By Michele MacDonald
Even though another “filly” has arrived in Dubai to share the Dubai World Cup (UAE-gr. I) spotlight, champion Royal Delta enjoyed one more perfect day in the desert on March 28.
Caption: Royal Delta
Photo: Michele MacDonald
From the time she zipped through three furlongs down the stretch as a light sharpener for the world’s richest race until post positions were drawn more than eight hours later, trainer Bill Mott wouldn’t have changed a thing.
Joined by owner Benjamin Leon, Mott watched Royal Delta float around the all-weather track on an overcast morning as assistant and exercise rider Leana Willaford let the big filly lengthen her stride.
“She went very easy,” Mott said, smiling.
“She was very kind going around,” added Willaford. “We just let her stretch her legs and open up her lungs a little down the stretch. As usual, her ears were pricked the whole way around and she came home to the barn as happy as can be.”
Mott had started the day with an intuitive feeling that he was going to get first choice in the elaborate post position draw conducted for the World Cup in the afternoon, and his instincts proved almost eerily on target. When Royal Delta’s name was called before any others, he bounded to the stage and put a colored card of her Besilu Stables silks into gate seven of a large illustration of the starting gate.
“Seven has always been a lucky number for me,” Mott told the crowd of World Cup owners, trainers, jockeys and others. “I hope she can place herself well and get a good stalking position.”
When asked his expectations of the champion filly, who is bidding to become the first female runner to prevail in the world’s richest race, Mott was resolute.
“The reason we’re here is to see if we can win,” he declared. “I can’t predict the outcome but she is doing really well—well enough to win a race like this.”
Mott has been a lightning rod for media attention since arriving in Dubai on the morning of March 27. His exploits with Cigar, who won the inaugural World Cup in 1996, have been revived and retold often, including at the post position draw ceremony, and he is rightly given credit as helping establish the World Cup as the international fixture it has become by taking the two-time Horse of the Year to the desert when it seemed a huge risk.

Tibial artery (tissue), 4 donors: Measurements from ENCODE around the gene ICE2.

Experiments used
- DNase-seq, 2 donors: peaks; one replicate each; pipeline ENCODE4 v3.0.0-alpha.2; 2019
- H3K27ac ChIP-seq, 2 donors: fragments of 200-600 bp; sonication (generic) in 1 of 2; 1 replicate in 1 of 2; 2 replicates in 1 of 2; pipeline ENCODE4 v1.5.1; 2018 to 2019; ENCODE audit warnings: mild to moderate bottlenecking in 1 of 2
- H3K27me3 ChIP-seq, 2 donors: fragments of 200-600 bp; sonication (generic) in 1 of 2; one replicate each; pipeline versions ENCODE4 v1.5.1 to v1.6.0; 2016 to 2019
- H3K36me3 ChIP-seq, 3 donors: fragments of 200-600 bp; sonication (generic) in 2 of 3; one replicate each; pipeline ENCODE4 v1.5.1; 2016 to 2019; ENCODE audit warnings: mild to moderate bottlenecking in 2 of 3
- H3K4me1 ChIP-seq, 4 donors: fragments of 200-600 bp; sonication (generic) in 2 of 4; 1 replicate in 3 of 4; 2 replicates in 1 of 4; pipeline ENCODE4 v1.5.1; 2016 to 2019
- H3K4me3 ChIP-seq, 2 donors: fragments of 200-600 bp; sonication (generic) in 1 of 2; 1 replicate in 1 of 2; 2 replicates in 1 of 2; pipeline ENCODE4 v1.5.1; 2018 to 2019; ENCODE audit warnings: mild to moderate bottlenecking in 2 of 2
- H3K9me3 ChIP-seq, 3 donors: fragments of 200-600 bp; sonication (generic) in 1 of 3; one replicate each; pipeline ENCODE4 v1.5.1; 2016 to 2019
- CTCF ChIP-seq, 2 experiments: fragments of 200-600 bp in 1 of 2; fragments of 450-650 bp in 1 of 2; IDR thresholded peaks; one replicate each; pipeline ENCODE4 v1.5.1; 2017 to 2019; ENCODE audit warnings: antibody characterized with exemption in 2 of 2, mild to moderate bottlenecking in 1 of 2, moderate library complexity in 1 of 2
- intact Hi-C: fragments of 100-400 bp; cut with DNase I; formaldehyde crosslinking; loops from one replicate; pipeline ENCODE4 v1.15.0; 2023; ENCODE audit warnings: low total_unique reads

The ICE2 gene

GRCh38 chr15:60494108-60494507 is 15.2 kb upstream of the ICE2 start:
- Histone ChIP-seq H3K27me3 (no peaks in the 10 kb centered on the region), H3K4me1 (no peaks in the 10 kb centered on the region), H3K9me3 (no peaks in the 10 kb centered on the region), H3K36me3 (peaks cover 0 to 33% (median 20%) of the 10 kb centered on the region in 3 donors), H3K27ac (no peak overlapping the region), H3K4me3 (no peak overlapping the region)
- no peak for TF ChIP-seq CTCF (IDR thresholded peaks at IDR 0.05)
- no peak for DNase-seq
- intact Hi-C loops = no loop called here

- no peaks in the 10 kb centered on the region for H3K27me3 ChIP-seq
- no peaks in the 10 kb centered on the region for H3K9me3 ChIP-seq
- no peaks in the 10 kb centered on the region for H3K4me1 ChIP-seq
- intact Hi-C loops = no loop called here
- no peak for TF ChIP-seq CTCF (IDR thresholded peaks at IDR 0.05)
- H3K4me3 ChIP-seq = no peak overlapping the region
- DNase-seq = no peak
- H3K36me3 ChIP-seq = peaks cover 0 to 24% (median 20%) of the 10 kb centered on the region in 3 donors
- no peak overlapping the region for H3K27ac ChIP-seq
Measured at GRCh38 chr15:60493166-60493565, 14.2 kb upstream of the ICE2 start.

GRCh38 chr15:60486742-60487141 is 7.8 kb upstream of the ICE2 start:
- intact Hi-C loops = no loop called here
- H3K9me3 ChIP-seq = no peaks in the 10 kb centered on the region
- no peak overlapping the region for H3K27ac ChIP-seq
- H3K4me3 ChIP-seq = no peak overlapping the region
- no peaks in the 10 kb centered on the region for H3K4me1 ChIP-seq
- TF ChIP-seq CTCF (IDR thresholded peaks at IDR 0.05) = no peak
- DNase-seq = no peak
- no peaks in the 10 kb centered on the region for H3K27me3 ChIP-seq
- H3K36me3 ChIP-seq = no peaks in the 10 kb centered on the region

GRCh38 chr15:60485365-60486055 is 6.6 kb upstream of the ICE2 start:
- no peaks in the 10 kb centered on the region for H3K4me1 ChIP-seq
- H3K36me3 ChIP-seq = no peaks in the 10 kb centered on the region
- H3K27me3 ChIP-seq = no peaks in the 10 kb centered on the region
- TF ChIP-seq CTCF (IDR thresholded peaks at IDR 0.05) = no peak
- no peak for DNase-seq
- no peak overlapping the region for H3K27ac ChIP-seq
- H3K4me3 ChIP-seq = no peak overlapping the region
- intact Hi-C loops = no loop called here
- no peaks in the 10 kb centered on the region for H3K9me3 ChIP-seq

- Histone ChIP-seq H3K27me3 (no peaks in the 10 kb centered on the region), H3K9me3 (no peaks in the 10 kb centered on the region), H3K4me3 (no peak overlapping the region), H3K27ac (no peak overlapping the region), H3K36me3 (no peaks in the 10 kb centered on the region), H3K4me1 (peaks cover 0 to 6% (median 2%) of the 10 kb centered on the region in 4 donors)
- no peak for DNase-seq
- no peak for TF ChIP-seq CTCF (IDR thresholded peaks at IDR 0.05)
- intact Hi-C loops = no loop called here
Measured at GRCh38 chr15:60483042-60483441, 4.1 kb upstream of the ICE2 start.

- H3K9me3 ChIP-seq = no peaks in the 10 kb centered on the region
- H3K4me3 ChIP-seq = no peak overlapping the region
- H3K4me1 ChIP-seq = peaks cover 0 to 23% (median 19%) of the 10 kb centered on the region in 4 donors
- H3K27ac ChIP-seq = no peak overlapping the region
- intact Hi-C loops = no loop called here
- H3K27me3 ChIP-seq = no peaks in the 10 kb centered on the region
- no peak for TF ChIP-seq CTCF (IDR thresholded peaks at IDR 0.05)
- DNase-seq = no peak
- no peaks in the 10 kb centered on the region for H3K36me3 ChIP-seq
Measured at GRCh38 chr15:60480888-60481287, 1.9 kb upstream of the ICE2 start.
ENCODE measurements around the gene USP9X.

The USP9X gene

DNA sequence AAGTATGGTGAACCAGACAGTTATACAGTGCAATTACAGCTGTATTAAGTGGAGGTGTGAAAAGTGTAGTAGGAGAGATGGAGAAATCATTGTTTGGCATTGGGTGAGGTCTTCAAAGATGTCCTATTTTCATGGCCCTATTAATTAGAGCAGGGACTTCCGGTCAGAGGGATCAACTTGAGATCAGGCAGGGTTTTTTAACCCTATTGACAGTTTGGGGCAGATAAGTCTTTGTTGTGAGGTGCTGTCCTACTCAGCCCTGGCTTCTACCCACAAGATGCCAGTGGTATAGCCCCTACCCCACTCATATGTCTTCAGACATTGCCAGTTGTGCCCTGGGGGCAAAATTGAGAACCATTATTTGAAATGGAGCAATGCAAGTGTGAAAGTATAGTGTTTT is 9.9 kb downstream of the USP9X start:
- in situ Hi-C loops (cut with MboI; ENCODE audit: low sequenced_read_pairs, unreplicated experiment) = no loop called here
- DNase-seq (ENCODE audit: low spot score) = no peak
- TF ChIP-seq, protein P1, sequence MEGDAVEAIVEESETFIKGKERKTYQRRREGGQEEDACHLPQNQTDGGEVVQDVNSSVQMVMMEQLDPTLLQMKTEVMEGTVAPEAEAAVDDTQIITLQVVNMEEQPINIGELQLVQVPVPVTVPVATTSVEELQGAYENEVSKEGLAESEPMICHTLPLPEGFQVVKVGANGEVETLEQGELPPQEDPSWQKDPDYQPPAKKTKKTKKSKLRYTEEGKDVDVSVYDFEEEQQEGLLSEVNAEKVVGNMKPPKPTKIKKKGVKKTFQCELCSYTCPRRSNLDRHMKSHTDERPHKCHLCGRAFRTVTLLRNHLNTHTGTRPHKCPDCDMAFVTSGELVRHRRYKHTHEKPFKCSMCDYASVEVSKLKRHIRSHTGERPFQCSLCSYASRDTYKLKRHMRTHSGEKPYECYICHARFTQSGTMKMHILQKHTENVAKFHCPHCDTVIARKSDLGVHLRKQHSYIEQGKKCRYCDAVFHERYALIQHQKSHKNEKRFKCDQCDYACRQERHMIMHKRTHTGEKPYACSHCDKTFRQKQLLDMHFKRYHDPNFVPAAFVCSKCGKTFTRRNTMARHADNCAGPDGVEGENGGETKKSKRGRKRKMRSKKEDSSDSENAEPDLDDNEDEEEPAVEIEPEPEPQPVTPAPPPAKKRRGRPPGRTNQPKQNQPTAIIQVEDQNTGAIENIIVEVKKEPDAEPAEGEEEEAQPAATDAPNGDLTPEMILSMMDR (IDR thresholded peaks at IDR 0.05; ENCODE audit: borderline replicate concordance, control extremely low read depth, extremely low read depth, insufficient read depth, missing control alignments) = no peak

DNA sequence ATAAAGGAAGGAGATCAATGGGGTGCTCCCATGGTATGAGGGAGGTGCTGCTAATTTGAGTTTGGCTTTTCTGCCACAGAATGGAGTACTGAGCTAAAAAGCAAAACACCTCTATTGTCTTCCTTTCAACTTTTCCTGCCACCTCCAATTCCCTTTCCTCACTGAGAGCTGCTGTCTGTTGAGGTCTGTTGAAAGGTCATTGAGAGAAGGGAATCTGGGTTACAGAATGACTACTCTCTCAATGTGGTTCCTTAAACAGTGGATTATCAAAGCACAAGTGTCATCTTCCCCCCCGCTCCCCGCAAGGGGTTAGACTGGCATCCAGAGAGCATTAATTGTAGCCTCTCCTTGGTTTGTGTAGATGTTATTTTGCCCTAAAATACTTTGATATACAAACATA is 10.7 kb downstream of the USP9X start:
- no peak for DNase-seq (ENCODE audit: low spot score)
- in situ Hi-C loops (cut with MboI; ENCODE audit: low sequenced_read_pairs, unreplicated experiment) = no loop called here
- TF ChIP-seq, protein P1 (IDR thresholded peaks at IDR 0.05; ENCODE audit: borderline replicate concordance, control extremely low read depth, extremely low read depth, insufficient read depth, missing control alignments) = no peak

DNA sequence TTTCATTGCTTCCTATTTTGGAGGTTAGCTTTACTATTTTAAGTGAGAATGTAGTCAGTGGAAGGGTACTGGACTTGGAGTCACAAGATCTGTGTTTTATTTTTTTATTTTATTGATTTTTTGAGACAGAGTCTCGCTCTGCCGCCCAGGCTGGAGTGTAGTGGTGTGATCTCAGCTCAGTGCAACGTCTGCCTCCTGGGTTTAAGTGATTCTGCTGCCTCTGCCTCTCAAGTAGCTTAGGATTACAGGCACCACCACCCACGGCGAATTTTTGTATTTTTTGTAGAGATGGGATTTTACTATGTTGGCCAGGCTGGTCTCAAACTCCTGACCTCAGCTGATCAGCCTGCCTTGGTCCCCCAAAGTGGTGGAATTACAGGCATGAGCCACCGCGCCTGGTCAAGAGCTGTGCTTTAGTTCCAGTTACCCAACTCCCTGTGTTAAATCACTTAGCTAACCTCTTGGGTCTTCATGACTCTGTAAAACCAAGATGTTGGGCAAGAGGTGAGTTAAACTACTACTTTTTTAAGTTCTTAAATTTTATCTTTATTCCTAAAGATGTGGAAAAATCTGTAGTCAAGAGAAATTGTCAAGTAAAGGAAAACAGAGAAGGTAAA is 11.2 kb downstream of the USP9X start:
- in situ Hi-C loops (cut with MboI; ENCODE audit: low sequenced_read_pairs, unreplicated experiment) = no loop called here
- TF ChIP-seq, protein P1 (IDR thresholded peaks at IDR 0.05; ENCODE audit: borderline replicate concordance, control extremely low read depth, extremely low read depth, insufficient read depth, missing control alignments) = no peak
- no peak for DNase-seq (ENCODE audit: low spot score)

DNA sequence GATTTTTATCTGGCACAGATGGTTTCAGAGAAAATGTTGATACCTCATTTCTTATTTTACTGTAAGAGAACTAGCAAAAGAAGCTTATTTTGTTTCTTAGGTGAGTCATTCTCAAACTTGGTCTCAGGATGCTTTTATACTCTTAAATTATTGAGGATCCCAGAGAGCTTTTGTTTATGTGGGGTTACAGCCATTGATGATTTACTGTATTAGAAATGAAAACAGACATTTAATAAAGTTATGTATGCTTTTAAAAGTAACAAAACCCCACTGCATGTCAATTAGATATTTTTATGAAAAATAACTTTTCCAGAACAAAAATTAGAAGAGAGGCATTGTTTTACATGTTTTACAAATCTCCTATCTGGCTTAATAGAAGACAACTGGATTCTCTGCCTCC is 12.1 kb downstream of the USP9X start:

Even though much is different today regarding the challenge of the Dubai World Cup, there are some clear parallels between what Mott experienced with Cigar and what he is facing with Royal Delta since she also is reaching into uncharted territory.
“The entirety of Dubai has changed—it’s a totally different scene,” Mott reflected of the city’s enormous growth since Cigar’s victory. “But the reason we’re here hasn’t changed. We’re here to win a horse race and we’re going to give it our best shot.”
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Not long after Royal Delta completed her track work, that other female star of the Dubai World Cup walked out on the track, immediately captivating the attention of anyone catching a glimpse of her.
Wearing a hot pink flak jacket over a white shirt and jeans with a sparkly rhinestone belt and a pink pompom atop her helmet, Chantal Sutherland sent cameras clicking and humming as she inspected the Meydan all-weather surface and greeted Emirates Racing Authority starter Shane Ryan and his starting gate crew.
Playfully obliging photographers, Sutherland climbed up into the gate, straddling a starting stall, and posed like the professional model she is when she is not riding in races. She later struck several other poses, including putting her hand in a fist as if she was ready to fight, albeit with a mischievous smile lighting up her face.
Like Royal Delta, Sutherland also is after a piece of history. She will become the first woman to ride in the Dubai World Cup when she takes up the reins on Game On Dude and, of course, she also is aiming to win.
Caption: Chantal Sutherland aboard Florentine Ruler
Photo: Michele MacDonald
“It’s exciting to be here. It’s something you can only dream of,” Sutherland exclaimed in one of several impromptu television interviews. “It’s an honor and a privilege.”
Sutherland also took a tour of the Meydan track on Florentine Ruler, a Kentucky-bred gelding provided by United Arab Emirates champion trainer Ali Rashid Al Raihe and owned by Emirates Racing Authority director Malih Lahej Al Basti. Afterward, she said the track reminds her of Hollywood Park’s Cushion Track, where Game On Dude was just nosed out in the Hollywood Gold Cup (gr. I) in a strong effort last year.
Accompanied by Game On Dude’s co-owner Bernie Schiappa, Sutherland left the track to visit trainer Bob Baffert at The City Hospital in Dubai, where he is recovering from a heart attack suffered within 24 hours of his arrival on March 25.
Later, she watched Schiappa and Baffert’s son Bode hang up the last number left in the draw—number 14—for Game On Dude, but said she was unfazed by having to start from the far outside on the gelding, who sometimes misses the break.
“It’s OK—no problem,” Sutherland said. “Whatever happens, we’ll deal with it.”